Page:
As many of you know, I (Gary Parkerson – pictured here) am editor of the magazine Astronomy Technology Today as well as the content on this website. You also many be familiar with the work of Rod Mollise, although you probably know him better as Uncle Rod. No doubt, you’re also aware of his astro blog. If not, do yourself a favor and check it out.
Uncle Rod’s blog installment number 521 is titled, “So, What’s Gonna Happen to Us?” By “us,” he means amateur astronomy, and the article created quite a stir. Bottom line, Rod predicts change in a form that won’t make many of us happy, and although I don’t want to admit it, his analysis is so tightly reasoned – so thoroughly founded in history – I can find no crack within which to wedge a convincing counter argument.
Rod explains the apex of amateur astronomy as resulting from a unique confluence of historic trends: (1) Heightened interest in astronomy whetted by an intense international focus on the space race, (2) just when there was a proliferation of impressionable children thanks to the post-war baby boom, (3) also when still-young television delivered compelling live imagery of rocket launches and of astronaut and cosmonaut heroes, (4) and all without the distracting explosion of digital technology that has new generations (and old) focusing down into smartphones, rather than up.
Throw in that the eldest boomers entered retirement age in 2007-2009 as the most affluent generation in history, and it’s easy to agree that the eventual passing of that (my) generation will have dramatic effect on amateur astronomy and the industry that supplies it.
Rod concludes: “The amateur astronomy of the last fifty years was an aberration. It was brought on by a special and unlikely to be recreated time in our history, the now past Space Age.” He continues: “So … what? So, amateur astronomy is doomed? Yes, it is. Well, not really. Amateur astronomy as we’ve known it over the last fifty years is doomed, I believe. It can’t help but be. Our ranks will begin to shrink, and as they shrink, the ad pages in the magazines (possibly virtual pages before long) displaying the tons of products that have defined our astronomy will also shrink in number.”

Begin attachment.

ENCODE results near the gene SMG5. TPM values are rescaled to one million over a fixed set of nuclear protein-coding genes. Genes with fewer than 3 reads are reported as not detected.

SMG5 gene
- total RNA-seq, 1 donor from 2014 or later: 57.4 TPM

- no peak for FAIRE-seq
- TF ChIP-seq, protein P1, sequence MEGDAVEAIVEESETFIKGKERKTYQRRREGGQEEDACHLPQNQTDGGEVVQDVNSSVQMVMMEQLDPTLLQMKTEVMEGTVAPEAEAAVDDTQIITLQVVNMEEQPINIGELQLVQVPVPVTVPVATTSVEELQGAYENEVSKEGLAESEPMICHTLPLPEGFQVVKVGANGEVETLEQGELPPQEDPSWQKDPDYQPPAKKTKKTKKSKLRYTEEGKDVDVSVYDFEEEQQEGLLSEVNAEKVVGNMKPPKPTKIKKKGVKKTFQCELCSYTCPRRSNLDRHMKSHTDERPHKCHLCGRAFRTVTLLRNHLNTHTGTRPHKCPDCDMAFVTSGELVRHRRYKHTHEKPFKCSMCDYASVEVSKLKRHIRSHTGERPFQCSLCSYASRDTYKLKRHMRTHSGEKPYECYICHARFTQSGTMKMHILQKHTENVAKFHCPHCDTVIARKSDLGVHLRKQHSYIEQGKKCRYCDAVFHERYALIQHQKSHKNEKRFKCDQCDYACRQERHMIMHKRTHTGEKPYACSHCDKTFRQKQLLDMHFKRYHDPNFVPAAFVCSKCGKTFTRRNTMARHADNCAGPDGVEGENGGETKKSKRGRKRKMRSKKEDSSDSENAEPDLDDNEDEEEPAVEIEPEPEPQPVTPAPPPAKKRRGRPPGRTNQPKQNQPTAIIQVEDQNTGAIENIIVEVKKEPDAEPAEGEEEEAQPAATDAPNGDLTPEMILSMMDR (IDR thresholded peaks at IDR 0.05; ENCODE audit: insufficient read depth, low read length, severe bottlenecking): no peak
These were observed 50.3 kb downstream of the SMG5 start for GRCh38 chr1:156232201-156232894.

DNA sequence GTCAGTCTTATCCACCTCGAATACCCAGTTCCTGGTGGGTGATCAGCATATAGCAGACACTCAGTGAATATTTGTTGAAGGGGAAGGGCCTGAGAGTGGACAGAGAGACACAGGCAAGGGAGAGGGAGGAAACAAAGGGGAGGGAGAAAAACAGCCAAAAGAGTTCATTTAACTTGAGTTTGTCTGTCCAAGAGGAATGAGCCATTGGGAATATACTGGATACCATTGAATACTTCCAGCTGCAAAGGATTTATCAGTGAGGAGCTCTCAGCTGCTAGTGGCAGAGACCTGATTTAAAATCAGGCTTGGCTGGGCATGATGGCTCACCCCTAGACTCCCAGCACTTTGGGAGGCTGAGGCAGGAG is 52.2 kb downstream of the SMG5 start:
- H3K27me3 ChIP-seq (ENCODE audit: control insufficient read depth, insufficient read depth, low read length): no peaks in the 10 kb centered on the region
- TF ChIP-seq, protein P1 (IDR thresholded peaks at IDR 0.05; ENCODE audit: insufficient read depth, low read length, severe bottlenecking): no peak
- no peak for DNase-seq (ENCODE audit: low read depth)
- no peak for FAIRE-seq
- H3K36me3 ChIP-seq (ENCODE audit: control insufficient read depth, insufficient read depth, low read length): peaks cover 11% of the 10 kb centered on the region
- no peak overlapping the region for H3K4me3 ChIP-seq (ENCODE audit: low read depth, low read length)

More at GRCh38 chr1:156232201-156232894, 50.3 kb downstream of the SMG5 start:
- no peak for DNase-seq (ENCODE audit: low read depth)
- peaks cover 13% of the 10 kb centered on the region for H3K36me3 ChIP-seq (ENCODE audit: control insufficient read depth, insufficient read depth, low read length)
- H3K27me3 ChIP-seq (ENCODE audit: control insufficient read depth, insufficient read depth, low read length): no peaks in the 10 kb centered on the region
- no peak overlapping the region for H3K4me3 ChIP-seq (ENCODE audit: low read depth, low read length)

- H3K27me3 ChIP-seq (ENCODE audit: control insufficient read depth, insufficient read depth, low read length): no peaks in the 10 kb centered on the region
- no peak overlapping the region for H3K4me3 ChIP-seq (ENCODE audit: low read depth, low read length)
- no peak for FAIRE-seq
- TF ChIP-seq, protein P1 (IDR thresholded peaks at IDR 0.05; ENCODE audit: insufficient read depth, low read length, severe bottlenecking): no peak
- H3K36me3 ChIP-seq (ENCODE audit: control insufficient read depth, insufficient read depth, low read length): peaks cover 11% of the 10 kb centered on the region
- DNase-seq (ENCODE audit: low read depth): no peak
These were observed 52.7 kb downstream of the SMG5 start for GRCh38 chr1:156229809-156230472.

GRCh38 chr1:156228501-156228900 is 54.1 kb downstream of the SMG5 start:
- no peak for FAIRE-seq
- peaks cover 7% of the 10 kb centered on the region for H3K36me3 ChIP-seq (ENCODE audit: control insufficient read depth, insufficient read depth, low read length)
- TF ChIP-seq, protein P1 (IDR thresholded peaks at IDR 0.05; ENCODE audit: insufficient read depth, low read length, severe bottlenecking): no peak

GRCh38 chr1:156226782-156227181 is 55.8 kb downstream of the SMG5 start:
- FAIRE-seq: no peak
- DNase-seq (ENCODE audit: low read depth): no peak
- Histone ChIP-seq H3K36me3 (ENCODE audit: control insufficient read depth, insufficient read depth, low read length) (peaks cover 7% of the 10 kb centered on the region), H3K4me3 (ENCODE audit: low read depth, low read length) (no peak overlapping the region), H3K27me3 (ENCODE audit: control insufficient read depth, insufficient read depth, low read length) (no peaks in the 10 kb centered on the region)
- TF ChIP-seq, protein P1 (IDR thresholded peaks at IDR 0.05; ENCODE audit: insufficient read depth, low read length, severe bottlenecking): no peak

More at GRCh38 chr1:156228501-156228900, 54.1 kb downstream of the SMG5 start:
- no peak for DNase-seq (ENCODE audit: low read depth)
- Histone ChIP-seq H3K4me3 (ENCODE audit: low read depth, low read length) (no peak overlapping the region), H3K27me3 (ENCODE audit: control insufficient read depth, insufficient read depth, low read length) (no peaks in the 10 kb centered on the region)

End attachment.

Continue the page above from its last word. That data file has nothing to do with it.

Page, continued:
As I say, I don’t like Rod’s prediction, particularly that bit about magazine transitions and shrinking ad pages, but I agree, at least with the conclusion that amateur astronomy will change, as has this magazine, as do all human institutions. Amateur astronomy will become something unrecognizable to those of us who consider the last 50 years the zenith of our shared passion.
The question that remains unanswered for me is, will it become something more or something less? I don’t know the answer, but I’m willing to work to help guide it into something more. It is for that reason that I’m now undertaking daily outreach. It is for that reason that I’m doing something so ridiculous, it cannot be ignored by anyone confronted firsthand with its lunacy: pedaling a bicycle overloaded with astro tech through 48 U.S. states to deliver views through – and of – quality telescopes to thousands of folks who might otherwise never have that opportunity.
It is for that reason that I ask you to help me and others who invest of themselves regularly to transform amateur astronomy into a future that remains relevant to generations who did not experience our “unlikely to be recreated” history.